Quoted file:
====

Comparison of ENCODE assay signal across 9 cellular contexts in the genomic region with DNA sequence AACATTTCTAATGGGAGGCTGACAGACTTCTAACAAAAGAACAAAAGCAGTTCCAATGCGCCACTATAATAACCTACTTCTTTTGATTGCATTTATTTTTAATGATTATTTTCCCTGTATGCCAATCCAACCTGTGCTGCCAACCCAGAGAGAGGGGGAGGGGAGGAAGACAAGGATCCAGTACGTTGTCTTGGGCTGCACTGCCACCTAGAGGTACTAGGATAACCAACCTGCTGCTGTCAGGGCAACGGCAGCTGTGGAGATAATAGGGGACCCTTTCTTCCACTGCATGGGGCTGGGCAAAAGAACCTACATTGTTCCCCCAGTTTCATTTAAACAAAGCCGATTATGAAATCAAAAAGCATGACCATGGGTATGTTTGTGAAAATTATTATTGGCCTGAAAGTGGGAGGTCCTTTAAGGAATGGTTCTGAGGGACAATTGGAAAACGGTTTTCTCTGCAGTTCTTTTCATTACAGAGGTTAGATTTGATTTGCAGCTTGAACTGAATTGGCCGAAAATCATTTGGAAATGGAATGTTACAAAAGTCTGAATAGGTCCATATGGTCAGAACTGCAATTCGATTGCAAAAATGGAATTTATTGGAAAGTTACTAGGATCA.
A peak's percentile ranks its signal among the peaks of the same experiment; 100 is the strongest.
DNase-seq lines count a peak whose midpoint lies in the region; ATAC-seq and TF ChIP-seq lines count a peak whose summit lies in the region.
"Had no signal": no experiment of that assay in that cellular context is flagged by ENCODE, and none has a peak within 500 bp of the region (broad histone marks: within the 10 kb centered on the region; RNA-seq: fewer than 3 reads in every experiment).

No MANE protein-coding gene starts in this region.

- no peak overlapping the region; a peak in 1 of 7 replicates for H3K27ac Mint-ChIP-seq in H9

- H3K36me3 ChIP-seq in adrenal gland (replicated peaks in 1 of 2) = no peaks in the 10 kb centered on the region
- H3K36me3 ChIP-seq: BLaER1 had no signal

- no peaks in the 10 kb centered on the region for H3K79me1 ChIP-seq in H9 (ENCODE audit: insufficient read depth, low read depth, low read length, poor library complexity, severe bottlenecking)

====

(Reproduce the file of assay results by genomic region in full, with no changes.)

Comparison of ENCODE assay signal across 9 cellular contexts in the genomic region with DNA sequence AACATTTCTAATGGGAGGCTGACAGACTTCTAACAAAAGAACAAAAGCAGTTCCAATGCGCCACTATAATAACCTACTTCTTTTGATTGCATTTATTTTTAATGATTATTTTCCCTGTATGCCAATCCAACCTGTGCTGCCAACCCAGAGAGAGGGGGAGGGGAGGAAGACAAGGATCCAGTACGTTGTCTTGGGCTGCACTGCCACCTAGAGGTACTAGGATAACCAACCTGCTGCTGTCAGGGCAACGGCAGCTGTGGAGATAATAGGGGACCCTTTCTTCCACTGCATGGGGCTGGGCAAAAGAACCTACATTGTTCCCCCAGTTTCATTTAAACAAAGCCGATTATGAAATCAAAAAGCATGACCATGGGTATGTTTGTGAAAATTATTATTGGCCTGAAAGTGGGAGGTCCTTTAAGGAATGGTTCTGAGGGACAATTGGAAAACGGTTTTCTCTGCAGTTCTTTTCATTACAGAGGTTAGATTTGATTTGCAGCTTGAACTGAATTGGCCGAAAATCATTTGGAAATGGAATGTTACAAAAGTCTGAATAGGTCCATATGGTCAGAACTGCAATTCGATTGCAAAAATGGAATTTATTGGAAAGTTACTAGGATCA.
A peak's percentile ranks its signal among the peaks of the same experiment; 100 is the strongest.
DNase-seq lines count a peak whose midpoint lies in the region; ATAC-seq and TF ChIP-seq lines count a peak whose summit lies in the region.
"Had no signal": no experiment of that assay in that cellular context is flagged by ENCODE, and none has a peak within 500 bp of the region (broad histone marks: within the 10 kb centered on the region; RNA-seq: fewer than 3 reads in every experiment).

No MANE protein-coding gene starts in this region.

- no peak overlapping the region; a peak in 1 of 7 replicates for H3K27ac Mint-ChIP-seq in H9

- H3K36me3 ChIP-seq in adrenal gland (replicated peaks in 1 of 2) = no peaks in the 10 kb centered on the region
- H3K36me3 ChIP-seq: BLaER1 had no signal

- no peaks in the 10 kb centered on the region for H3K79me1 ChIP-seq in H9 (ENCODE audit: insufficient read depth, low read depth, low read length, poor library complexity, severe bottlenecking)